• Goldman Sachs gets another chance to defeat class action certification in a suit filed by the Arkansas Teachers Retirement System and other investors alleging it hid conflicts of interest when creating risky subprime securities before the financial crisis. ( Bloomberg Law via BLB )

• Read That Back Blog’s “Back in Business Edition” ( Read That Back Blog via US Law Week )

• “Punching In,” a look at upcoming labor and employment cases at the Supreme Court, and other labor and employment news from Washington, D.C. ( Bloomberg Law via BLB )

• A federal judge hearing a challenge to the NCAA’s bar on pay for college athletes asked tough questions of both sides as she weighs whether to send the dispute to trial. ( Bloomberg )

 

Technology

• Bank of America Corp. has applied for or received at least 43 patents for blockchain, the ledger technology used for verifying and recording transactions that’s at the heart of virtual currencies, the most among major banks and technology companies. ( Bloomberg )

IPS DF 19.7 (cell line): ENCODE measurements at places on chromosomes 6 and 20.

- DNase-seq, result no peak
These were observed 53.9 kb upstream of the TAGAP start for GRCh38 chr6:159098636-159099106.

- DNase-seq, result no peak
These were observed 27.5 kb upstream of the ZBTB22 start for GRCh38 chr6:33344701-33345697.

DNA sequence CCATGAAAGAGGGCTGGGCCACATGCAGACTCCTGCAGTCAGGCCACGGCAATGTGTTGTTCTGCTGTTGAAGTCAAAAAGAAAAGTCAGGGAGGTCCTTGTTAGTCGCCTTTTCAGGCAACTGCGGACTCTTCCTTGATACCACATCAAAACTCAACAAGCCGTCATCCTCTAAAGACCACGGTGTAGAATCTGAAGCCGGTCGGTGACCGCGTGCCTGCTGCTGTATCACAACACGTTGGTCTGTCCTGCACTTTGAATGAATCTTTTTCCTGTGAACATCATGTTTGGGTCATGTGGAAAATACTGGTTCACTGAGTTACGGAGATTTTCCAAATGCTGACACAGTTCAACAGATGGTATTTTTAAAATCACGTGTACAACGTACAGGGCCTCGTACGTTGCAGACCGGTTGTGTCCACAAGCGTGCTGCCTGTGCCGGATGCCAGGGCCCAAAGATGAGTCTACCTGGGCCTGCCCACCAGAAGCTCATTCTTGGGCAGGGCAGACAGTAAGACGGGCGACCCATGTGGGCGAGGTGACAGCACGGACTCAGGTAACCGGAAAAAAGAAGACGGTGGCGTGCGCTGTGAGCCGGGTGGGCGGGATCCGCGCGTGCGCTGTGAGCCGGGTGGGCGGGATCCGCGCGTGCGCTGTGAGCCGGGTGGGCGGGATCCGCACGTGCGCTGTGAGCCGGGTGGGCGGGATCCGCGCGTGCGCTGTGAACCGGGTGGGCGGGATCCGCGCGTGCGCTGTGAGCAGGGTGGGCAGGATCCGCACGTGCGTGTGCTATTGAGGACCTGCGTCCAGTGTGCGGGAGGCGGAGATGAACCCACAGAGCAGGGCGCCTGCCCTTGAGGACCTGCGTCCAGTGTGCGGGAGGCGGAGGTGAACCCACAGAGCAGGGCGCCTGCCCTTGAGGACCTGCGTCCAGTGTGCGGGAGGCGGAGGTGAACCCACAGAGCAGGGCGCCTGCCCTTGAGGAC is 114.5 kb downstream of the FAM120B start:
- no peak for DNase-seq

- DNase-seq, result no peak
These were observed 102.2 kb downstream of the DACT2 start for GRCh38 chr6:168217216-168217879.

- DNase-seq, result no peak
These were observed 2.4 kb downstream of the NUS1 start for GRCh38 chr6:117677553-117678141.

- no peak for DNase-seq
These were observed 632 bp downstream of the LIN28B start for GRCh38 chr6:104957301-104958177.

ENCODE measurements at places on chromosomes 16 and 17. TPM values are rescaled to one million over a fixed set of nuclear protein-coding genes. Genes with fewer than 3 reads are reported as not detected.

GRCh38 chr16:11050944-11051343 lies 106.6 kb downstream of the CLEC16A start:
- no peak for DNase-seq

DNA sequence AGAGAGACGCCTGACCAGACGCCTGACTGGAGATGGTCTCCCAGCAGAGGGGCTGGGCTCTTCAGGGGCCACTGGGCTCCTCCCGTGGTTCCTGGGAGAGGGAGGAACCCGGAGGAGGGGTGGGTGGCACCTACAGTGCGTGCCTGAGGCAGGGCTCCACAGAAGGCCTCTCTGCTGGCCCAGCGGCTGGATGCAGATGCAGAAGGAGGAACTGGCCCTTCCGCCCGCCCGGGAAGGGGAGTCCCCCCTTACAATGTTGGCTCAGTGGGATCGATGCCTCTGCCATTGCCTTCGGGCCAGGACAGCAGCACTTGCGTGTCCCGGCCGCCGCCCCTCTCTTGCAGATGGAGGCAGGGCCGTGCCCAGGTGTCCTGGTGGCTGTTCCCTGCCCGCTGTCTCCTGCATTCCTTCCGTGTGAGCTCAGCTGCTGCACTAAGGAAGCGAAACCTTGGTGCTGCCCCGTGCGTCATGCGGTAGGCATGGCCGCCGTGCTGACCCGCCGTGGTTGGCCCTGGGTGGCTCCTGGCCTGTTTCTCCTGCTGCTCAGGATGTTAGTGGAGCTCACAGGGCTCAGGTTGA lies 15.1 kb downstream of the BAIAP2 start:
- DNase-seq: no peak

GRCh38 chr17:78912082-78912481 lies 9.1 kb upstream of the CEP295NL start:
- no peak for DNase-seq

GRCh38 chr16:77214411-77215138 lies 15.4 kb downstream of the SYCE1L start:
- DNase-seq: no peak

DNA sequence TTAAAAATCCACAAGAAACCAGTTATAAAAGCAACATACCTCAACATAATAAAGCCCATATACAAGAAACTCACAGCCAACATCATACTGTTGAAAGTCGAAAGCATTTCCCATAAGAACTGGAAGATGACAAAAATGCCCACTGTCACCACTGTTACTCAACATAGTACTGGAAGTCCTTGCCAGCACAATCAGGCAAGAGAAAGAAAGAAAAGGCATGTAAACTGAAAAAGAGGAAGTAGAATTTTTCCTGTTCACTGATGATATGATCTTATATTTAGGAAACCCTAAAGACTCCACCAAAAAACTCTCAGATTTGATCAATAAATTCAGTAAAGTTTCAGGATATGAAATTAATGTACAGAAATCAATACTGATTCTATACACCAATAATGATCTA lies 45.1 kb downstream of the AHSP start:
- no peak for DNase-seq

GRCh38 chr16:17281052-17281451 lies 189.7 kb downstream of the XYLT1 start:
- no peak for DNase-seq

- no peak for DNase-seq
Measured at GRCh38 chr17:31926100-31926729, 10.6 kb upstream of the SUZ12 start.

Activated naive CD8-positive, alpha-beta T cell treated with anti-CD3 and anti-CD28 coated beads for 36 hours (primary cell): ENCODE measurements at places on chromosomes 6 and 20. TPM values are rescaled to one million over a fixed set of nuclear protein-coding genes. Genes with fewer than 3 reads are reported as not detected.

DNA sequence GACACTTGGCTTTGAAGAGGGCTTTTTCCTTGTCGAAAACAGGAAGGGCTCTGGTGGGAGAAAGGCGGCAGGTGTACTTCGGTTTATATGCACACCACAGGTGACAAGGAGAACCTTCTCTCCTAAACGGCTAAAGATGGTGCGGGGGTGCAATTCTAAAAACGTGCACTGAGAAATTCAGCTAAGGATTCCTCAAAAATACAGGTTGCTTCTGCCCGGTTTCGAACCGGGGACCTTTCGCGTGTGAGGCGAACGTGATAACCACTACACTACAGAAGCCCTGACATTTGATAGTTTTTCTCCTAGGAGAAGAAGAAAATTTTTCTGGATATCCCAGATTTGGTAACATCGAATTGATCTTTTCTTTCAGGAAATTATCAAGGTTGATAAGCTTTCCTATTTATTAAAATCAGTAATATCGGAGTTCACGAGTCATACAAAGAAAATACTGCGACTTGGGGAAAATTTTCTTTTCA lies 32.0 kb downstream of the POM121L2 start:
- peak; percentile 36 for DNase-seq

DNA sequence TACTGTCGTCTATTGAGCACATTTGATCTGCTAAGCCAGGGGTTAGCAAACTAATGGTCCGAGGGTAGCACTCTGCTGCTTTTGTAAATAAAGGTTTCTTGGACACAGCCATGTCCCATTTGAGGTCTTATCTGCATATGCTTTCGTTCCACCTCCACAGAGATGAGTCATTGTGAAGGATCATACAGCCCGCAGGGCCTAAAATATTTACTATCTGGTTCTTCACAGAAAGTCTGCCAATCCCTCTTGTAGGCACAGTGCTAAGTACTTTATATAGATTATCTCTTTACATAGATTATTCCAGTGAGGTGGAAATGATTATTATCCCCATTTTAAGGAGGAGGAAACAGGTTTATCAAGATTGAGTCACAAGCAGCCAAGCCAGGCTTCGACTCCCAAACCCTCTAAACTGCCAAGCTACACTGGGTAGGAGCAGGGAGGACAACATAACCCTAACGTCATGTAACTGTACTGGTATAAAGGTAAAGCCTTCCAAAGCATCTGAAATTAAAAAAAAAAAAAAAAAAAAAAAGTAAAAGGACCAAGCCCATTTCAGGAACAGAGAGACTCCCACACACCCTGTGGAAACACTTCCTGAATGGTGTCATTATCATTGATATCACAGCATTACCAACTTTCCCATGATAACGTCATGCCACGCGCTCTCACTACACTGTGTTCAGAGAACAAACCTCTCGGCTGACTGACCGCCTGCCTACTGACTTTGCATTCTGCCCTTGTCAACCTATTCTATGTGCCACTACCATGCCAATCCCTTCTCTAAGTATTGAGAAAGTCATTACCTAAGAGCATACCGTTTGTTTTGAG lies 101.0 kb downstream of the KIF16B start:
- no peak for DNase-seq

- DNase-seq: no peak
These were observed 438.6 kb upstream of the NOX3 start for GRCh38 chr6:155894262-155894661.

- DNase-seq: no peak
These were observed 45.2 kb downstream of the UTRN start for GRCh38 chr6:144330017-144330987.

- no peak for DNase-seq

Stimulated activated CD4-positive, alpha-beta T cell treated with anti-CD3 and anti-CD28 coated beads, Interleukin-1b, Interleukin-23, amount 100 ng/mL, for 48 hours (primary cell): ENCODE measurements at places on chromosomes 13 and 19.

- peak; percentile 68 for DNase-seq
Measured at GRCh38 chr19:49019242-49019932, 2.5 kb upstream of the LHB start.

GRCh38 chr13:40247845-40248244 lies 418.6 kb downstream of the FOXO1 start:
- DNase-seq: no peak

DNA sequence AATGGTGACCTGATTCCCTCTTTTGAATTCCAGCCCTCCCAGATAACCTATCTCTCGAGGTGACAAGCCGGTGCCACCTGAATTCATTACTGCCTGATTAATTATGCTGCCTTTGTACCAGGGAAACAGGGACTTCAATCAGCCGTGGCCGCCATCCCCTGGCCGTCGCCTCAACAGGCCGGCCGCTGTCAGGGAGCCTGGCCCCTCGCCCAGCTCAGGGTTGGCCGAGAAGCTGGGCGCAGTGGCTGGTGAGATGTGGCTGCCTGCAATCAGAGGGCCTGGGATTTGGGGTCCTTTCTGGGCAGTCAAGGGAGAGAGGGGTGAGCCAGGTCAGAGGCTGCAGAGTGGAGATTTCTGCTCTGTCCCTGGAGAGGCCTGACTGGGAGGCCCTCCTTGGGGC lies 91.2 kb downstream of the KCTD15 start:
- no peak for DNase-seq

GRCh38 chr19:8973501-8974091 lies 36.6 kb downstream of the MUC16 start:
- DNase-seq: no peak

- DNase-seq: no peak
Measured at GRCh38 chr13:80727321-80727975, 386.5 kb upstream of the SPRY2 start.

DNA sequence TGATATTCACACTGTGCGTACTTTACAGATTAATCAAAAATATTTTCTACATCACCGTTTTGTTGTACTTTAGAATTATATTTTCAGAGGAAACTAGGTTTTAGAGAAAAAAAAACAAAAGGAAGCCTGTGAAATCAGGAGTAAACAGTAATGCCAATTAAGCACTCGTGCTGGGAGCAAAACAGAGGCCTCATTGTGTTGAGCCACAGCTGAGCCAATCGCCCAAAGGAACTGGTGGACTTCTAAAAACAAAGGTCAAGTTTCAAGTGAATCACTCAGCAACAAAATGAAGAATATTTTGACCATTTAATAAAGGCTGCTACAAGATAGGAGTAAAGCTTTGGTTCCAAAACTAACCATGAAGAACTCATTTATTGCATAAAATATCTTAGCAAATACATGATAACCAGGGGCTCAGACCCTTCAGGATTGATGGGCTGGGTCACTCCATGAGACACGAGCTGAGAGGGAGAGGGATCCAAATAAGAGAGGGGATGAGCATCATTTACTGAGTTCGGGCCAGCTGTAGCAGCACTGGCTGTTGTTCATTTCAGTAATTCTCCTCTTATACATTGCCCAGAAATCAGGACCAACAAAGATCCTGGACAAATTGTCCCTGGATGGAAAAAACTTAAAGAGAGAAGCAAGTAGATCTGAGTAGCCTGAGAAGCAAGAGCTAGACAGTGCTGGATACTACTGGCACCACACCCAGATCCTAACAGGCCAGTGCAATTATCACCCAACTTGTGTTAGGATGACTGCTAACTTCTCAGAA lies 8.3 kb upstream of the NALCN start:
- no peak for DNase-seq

• Former U.S. Comptroller of the Currency Eugene Ludwig, now CEO of IBM-owned Promontory Financial Group, talked to Bloomberg Law recently about the 2018 outlook for cryptocurrencies, blockchain, artificial intelligence and regulatory technologies. ( Bloomberg Law via BLB )

• Federal Communications Commission chief Ajit Pai proposed $500 million in new funding for building broadband in rural areas. ( Bloomberg Law via BLB )

 

Legal Education

• Law school grads after the financial crisis came out with more debt, fewer job prospects, and more skepticism about their degree’s worth than did grads before the 2008-2009 downturn, according to a new survey. ( Law.com )

Compiled by Rick Mitchell and edited by Casey Sullivan.